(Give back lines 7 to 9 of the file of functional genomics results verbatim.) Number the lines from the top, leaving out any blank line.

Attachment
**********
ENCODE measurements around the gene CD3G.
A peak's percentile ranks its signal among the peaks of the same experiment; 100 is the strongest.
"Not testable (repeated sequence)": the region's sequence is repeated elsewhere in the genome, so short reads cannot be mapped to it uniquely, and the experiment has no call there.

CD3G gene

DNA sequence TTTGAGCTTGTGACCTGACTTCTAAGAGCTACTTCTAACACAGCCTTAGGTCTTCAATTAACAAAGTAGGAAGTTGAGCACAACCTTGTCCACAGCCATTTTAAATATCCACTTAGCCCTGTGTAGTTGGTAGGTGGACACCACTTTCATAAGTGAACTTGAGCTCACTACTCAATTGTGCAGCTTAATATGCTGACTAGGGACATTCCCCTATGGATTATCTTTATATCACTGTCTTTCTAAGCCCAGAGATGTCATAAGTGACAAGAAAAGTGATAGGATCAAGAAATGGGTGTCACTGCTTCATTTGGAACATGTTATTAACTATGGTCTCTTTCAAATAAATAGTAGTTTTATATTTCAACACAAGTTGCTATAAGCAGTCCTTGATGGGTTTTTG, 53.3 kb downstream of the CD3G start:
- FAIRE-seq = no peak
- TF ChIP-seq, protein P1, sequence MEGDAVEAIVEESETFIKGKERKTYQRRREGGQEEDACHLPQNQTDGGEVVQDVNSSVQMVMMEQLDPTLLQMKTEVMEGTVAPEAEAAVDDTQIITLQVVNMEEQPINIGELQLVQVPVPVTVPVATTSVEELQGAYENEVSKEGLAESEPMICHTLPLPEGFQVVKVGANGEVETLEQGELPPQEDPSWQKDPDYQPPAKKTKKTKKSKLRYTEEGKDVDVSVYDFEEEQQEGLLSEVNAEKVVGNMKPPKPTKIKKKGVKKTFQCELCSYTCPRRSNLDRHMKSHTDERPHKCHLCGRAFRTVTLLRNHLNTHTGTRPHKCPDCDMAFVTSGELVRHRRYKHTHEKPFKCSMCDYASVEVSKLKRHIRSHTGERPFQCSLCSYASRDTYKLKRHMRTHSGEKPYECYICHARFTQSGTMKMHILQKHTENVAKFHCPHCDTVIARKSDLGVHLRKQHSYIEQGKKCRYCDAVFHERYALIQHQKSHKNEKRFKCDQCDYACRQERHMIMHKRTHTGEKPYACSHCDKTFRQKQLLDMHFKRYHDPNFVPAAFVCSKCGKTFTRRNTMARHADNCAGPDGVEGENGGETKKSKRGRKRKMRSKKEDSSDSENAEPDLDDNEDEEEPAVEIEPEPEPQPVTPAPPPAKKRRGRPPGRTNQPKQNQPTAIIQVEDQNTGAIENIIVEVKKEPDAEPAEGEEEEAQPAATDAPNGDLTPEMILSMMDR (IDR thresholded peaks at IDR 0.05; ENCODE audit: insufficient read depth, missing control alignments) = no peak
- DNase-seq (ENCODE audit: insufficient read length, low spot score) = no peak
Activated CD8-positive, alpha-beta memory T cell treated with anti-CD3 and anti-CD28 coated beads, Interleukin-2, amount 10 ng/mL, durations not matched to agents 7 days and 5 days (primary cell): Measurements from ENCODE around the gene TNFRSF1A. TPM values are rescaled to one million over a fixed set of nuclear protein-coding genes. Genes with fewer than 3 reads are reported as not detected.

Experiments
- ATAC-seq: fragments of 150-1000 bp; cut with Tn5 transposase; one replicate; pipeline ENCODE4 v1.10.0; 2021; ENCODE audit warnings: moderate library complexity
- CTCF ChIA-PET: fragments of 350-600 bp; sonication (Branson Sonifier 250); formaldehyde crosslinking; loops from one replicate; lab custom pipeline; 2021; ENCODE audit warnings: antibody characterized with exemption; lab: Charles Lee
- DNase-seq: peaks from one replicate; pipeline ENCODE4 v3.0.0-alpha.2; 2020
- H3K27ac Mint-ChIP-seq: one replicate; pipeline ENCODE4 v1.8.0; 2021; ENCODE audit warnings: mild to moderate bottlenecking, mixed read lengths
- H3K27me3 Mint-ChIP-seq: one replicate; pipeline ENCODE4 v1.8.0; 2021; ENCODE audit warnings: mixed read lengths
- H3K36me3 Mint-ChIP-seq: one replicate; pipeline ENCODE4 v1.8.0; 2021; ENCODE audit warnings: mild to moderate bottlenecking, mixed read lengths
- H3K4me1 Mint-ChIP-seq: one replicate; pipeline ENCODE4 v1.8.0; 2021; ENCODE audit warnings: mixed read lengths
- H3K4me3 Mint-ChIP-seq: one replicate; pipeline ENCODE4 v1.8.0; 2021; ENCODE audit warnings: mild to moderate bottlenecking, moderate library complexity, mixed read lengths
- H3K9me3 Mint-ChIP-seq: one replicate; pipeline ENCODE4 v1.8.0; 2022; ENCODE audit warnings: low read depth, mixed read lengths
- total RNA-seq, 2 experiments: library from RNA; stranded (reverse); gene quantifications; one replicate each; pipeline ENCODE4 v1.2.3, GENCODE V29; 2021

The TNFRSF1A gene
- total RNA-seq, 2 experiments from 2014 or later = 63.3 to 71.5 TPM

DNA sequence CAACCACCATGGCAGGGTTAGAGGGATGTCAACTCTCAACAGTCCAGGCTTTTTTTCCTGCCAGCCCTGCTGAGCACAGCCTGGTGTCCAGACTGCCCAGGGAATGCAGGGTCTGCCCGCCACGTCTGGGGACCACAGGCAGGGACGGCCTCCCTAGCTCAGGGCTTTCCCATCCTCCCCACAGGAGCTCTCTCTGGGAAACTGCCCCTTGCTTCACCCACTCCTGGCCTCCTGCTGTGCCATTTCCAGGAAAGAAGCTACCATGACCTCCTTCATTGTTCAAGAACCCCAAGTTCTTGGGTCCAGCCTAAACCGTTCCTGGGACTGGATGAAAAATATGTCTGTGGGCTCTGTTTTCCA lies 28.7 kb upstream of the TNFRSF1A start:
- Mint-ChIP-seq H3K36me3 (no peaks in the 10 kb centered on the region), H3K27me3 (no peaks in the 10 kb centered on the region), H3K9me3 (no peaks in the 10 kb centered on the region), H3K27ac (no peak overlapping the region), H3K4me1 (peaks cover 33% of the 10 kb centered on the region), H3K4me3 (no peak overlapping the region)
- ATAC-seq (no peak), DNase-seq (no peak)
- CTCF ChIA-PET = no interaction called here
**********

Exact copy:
- TF ChIP-seq, protein P1, sequence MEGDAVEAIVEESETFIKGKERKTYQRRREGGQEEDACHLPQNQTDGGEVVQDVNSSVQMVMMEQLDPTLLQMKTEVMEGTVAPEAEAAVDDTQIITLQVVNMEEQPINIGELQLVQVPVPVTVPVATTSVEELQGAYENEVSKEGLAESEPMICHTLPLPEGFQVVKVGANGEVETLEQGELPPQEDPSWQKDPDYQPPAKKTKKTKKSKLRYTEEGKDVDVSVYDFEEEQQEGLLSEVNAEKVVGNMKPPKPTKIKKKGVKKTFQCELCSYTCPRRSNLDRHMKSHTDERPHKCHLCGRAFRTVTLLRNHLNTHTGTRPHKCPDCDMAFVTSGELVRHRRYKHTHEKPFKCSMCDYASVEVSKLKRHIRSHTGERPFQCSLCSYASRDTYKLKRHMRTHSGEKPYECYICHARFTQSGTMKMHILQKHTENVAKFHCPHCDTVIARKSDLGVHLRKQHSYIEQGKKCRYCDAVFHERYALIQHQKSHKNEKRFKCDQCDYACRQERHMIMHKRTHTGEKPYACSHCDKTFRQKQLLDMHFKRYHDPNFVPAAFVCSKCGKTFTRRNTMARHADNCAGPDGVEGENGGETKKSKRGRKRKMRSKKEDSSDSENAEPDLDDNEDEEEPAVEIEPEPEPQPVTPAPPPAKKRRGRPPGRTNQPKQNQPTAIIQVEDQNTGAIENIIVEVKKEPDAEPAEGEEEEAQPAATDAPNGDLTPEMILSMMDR (IDR thresholded peaks at IDR 0.05; ENCODE audit: insufficient read depth, missing control alignments) = no peak
- DNase-seq (ENCODE audit: insufficient read length, low spot score) = no peak
Activated CD8-positive, alpha-beta memory T cell treated with anti-CD3 and anti-CD28 coated beads, Interleukin-2, amount 10 ng/mL, durations not matched to agents 7 days and 5 days (primary cell): Measurements from ENCODE around the gene TNFRSF1A. TPM values are rescaled to one million over a fixed set of nuclear protein-coding genes. Genes with fewer than 3 reads are reported as not detected.